The traditional long, thin bread, whose dough is governed by French law. Typically 65cm long, but can reach a length of a metre. The demi-baguette is a sandwich-sized loaf that can be eaten right away.
Longer, skinnier cousin of the baguette, often topped with cheese or sesame seeds. The word “ficelle” literally means “string.”
A delicious, light, puffy bread with eggs and butter. It’s classified as a viennoiserie (things produced in the same way as bread but with additional ingredients – croissants and pains au chocolat are other examples), and it’s commonly served with tea.
Often contains local products such as olives or olive oil, sundried tomatoes, anchovies, or herbs. Similar to focaccia in Italy.
Croissants de campagne
This rustic sourdough loaf, which translates as “country bread,” is round and often produced with a mixture of white and wholewheat/rye flour.
We’ll start simple since the brilliance of French cooking is that when the ingredients are correct, simplicity triumphs. As a result, this three-ingredient sandwich, which can be found at almost any boulangerie, is the most basic of them all: bread, ham, and butter. What else could you possibly require?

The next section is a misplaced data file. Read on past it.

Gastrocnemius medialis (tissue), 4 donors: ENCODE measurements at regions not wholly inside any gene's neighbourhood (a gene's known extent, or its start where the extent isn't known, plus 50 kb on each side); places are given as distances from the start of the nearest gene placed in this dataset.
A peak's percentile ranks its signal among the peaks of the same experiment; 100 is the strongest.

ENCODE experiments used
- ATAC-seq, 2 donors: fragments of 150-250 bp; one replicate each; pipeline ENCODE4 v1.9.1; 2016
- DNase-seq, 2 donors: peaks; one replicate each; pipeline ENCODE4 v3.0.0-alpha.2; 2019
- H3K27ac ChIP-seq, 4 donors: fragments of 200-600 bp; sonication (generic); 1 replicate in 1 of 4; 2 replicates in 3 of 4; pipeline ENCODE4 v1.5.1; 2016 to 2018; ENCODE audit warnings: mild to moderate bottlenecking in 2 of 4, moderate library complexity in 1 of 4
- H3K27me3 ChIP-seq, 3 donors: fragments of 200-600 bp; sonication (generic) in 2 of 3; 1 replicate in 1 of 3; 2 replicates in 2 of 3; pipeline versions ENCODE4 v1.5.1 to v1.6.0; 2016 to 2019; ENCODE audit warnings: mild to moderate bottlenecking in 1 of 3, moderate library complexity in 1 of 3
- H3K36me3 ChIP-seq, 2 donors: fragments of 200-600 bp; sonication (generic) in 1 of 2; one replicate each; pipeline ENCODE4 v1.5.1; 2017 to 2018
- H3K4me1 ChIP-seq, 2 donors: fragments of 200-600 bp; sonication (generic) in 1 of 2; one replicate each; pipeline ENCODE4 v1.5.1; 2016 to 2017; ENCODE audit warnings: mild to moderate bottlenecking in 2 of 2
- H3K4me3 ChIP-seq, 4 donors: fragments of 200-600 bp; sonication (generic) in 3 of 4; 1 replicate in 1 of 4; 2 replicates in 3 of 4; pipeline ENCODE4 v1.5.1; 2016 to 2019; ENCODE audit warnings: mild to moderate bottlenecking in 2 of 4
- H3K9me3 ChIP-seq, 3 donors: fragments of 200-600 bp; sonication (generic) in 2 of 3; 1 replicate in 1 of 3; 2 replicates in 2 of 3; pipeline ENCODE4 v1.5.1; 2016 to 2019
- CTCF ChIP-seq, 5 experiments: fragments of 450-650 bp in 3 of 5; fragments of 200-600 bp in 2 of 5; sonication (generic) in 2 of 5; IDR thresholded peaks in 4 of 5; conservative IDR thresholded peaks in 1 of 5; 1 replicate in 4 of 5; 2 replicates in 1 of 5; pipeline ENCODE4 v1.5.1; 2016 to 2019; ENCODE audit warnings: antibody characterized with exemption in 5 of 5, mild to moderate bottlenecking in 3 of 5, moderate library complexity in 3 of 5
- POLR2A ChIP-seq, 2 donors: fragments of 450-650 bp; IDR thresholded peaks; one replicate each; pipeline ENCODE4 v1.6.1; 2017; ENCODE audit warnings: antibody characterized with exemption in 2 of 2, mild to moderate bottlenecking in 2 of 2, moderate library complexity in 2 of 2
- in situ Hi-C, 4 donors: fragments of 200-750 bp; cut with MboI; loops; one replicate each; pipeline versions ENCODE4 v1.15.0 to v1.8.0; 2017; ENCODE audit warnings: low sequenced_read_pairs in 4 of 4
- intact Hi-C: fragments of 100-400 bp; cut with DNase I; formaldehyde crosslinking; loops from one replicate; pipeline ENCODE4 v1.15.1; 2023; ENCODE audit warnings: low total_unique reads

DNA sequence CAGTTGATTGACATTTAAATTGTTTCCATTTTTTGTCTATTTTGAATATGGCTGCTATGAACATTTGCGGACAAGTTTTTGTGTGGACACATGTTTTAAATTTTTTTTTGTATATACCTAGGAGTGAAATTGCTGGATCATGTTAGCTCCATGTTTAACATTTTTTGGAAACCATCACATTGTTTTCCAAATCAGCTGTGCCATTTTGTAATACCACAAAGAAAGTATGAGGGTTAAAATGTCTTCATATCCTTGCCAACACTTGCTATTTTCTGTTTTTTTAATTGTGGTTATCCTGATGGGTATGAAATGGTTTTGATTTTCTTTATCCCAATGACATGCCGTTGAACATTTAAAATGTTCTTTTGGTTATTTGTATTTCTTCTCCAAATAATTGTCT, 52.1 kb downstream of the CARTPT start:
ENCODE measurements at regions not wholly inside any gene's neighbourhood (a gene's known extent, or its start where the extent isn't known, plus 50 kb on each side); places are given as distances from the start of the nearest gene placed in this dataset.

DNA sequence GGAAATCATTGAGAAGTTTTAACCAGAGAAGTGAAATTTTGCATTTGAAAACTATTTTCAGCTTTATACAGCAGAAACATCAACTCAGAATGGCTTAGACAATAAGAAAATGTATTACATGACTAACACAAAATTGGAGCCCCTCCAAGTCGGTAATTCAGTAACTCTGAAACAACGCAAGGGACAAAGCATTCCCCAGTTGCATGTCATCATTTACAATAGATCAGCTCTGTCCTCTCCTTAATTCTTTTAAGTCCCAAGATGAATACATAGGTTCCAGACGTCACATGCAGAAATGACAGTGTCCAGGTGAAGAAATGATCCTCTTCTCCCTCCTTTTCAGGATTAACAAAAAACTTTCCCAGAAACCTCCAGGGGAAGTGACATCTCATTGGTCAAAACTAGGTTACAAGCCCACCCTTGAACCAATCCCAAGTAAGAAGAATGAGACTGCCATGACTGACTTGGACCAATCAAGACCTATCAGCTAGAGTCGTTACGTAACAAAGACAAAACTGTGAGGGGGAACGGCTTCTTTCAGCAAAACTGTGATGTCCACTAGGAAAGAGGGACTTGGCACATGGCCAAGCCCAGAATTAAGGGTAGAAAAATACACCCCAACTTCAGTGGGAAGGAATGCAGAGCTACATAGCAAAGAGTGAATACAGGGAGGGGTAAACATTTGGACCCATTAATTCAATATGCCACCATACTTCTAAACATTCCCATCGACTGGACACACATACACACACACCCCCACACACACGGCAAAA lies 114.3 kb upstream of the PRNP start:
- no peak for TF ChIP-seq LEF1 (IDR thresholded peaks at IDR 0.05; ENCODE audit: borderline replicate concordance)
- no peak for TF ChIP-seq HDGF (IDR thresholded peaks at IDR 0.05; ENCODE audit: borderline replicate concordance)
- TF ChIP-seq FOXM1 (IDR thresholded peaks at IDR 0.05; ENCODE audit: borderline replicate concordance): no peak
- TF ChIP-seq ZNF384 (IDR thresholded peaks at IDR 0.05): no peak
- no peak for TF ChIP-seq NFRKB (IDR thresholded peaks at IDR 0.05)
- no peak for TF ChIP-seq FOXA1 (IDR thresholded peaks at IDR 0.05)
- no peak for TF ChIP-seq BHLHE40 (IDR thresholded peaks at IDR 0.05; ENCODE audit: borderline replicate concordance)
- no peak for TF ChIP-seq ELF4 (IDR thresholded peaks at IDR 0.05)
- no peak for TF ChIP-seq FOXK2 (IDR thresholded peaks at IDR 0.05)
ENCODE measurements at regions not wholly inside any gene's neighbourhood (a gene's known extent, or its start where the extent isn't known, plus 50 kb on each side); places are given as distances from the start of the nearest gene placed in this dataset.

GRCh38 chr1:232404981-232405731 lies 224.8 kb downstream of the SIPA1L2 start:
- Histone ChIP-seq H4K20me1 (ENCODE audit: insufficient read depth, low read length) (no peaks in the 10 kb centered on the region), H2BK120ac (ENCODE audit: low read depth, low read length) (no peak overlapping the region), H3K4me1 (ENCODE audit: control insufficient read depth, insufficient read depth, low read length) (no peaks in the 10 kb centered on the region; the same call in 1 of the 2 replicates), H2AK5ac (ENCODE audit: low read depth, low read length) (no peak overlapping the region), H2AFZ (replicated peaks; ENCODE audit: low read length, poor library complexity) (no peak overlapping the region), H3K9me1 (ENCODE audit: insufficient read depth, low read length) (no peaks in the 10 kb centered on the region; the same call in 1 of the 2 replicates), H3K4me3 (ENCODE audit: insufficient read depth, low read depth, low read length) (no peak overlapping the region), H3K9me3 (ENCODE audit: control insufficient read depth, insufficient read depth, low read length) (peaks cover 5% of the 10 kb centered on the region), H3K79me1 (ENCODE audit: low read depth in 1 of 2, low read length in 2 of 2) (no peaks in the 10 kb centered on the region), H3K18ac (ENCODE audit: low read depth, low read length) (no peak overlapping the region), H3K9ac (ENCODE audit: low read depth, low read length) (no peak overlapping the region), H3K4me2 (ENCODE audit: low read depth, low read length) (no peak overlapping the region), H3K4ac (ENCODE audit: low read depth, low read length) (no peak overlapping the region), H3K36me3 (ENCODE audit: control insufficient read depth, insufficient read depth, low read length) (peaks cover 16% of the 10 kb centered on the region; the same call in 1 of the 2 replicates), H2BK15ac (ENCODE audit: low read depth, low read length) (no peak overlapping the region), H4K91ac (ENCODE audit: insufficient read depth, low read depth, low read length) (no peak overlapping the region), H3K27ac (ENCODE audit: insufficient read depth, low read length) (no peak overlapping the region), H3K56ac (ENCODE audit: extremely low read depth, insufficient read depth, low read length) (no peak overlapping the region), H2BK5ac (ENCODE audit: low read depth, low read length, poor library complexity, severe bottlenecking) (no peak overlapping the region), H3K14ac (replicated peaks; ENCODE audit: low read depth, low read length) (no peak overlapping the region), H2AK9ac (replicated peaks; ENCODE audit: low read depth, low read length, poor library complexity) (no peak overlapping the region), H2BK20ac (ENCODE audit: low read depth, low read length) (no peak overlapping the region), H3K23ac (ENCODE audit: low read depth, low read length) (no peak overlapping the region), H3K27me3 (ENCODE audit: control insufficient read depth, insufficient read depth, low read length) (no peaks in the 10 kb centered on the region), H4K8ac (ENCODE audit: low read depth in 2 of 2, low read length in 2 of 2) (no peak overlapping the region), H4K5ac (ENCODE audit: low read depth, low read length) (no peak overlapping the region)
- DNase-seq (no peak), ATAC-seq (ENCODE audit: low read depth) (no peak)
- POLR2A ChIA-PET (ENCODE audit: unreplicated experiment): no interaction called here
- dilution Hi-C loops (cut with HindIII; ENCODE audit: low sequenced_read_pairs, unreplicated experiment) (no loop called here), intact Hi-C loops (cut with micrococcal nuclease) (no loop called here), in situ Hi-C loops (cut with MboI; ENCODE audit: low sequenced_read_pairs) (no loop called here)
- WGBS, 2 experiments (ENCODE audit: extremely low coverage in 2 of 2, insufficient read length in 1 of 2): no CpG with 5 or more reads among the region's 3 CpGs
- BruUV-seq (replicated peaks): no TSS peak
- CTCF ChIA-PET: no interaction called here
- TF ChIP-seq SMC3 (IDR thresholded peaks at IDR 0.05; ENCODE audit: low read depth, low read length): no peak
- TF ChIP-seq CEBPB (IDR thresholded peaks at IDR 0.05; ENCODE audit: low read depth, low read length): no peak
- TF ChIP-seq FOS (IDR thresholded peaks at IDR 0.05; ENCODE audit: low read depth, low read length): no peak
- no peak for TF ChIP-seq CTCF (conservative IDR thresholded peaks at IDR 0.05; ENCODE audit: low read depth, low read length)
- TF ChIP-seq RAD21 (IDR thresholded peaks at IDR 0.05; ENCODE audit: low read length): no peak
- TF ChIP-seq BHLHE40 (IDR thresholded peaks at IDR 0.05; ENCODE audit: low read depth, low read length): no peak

Croque Madame is a type of croque monsieur.
This béchemel-drenched brasserie staple, served with a knife and fork, is the ideal showcase for the marvel that is French eggs.
This picnic sandwich from Provence is loaded with tomatoes, black niçoise olives, bell peppers, anchovies, and tuna, and is a favourite in places like Nice (where those ingredients are their best.)
Chez Alain’s Miam Miam Sandwich
Many consider the famed made-to-order sandwiches to be the best in the country—if not the world—and are served from a stand in Paris’s oldest covered market, the Marché des Enfants Rouges. Since launching in 2005, Chef Alain Roussel’s simple masterpieces, served on fresh-baked bread, have drawn hours-long queues; you choose the cheese (Comté or Cantal) and the fillings, and the rest is magic.